Collective responsibility is a cornerstone of cabinet government. It depends on three conditions: unanimity, confidentiality and the confidence of Parliament.
Cabinet is an intensely collective form of government: ministers discuss policy, consider options and jointly take responsibility for all cabinet decisions. Under the convention of collective responsibility, once cabinet reaches a decision, all ministers must support that decision and defend it in public. This applies whether or not ministers were present when the decision was taken, and regardless of their personal views on its merits.
Ministers’ code of conduct
Ministers are bound by a code of conduct to ensure there is no conflict between their public duty and their private interests. In addition, since 1990 a register of ministers’ interests and property assets has been made publicly available. This register lists ministers’ directorships, outside employment, business interests, shares, property and mortgages.
Cabinet discussions are confidential – what is said in cabinet stays in cabinet. It is possible to obtain minutes of cabinet decisions under the Official Information Act 1982, but it is not possible to gain access to a written record of the substance of the debates which informed those decisions. The convention of confidentiality enables ministers to engage in frank, robust policy debates without being constrained – until a decision is reached.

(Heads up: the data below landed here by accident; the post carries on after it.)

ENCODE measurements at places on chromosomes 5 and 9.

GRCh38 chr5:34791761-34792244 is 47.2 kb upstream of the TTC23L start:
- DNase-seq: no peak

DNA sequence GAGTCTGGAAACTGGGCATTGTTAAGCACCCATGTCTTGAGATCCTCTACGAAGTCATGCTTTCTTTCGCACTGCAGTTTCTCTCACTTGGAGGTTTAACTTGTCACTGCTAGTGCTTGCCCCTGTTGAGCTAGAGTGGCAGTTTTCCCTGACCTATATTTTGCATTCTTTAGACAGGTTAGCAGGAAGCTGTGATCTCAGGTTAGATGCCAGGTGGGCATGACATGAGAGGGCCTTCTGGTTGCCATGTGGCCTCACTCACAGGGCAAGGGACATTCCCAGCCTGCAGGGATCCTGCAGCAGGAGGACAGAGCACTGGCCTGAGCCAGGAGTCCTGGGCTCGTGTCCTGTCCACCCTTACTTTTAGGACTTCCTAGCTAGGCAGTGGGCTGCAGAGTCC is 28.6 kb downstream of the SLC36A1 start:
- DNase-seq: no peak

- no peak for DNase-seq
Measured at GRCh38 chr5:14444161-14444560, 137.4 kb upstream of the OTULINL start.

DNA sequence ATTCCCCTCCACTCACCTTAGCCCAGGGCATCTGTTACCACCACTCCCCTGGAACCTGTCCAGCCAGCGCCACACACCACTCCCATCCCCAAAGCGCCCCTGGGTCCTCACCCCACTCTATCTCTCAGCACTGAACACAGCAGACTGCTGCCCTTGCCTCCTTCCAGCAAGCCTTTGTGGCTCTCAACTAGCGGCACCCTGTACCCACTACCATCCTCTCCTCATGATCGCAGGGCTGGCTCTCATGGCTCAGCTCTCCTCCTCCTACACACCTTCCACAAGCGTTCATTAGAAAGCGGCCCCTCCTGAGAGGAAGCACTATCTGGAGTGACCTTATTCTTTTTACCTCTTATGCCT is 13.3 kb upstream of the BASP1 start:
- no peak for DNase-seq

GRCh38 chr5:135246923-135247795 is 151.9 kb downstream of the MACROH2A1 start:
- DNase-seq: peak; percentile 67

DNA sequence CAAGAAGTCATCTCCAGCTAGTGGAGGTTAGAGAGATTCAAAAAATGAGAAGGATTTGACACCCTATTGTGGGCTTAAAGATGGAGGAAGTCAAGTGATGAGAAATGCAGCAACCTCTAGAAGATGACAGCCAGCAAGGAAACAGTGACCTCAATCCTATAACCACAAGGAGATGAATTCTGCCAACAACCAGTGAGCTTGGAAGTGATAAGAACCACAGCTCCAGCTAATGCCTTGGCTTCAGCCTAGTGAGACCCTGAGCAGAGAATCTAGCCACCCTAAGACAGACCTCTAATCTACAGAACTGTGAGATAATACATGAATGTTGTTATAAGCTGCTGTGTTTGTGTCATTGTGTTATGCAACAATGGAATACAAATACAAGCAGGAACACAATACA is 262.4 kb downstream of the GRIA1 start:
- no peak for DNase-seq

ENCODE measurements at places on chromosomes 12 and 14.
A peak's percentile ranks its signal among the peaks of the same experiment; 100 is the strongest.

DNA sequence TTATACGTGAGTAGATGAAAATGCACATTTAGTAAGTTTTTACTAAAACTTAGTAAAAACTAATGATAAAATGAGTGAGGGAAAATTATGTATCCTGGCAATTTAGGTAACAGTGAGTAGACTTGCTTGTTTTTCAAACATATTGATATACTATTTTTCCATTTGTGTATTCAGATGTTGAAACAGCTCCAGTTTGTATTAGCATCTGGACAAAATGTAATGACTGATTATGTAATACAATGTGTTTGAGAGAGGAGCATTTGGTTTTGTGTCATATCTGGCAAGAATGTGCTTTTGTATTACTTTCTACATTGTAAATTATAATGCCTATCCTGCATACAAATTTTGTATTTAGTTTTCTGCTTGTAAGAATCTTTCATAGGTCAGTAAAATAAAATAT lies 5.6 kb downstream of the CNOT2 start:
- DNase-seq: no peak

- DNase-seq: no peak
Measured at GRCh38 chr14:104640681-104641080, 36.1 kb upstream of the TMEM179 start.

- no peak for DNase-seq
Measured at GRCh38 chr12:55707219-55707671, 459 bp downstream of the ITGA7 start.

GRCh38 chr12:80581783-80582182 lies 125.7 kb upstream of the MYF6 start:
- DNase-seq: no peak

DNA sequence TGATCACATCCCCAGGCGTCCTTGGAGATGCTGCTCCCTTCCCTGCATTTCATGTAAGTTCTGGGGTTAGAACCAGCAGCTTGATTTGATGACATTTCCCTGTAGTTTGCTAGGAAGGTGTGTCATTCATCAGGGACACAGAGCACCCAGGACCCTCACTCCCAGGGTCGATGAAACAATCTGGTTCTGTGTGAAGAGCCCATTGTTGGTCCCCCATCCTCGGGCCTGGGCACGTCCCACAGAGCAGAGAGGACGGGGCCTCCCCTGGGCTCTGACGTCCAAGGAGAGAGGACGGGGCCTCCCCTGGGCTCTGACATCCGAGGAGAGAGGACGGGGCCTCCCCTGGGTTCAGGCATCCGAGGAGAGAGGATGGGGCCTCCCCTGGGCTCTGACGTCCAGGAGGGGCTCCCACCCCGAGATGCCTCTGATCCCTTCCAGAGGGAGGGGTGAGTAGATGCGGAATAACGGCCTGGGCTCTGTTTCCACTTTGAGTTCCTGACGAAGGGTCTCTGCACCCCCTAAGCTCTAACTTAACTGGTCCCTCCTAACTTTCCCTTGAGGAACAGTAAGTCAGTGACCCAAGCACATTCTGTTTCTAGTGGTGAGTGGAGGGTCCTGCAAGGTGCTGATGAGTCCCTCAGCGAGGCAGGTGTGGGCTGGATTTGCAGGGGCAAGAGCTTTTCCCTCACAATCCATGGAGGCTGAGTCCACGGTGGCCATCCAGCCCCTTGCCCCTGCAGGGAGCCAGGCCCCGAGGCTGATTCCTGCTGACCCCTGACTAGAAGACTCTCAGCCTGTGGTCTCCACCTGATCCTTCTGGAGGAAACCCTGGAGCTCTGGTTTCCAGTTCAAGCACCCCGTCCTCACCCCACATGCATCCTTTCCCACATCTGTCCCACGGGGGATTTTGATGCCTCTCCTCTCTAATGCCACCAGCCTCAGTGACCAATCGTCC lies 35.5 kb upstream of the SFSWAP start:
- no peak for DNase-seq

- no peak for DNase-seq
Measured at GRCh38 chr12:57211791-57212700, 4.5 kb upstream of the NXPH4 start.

Collectivity is fundamental to the operation of cabinet government. Not only is disunity unpopular with the public, but a cabinet that is visibly and publicly fractured is politically vulnerable. The government of the day stands or falls according to whether or not it has the confidence of Parliament. From a constitutional point of view, the governor-general needs to be confident, when receiving advice from the cabinet, that it is the collective view of that body. When acting on ministerial advice, the governor-general needs to be certain that an individual minister is representing government policy.
The advent of the mixed-member proportional (MMP) electoral system in 1996 resulted in two significant variations to the principle of collective cabinet responsibility.
The first is the so-called ‘agree to disagree’ provision. This allows a coalition party (but not an individual minister) to nominate a particular issue as a matter of ‘party distinction’, and to publicly disagree with its coalition partner’s stance on the matter. However, it can only do so for the duration of the decision-making process. Once a conclusion has been reached, perhaps by a parliamentary vote or a cabinet decision, all ministers are bound by the outcome.
The second involves the partial application of collective cabinet responsibility. For ministers from coalition parties, collective responsibility applies only to their portfolios. In other matters, the ‘agree to disagree’ provisions apply.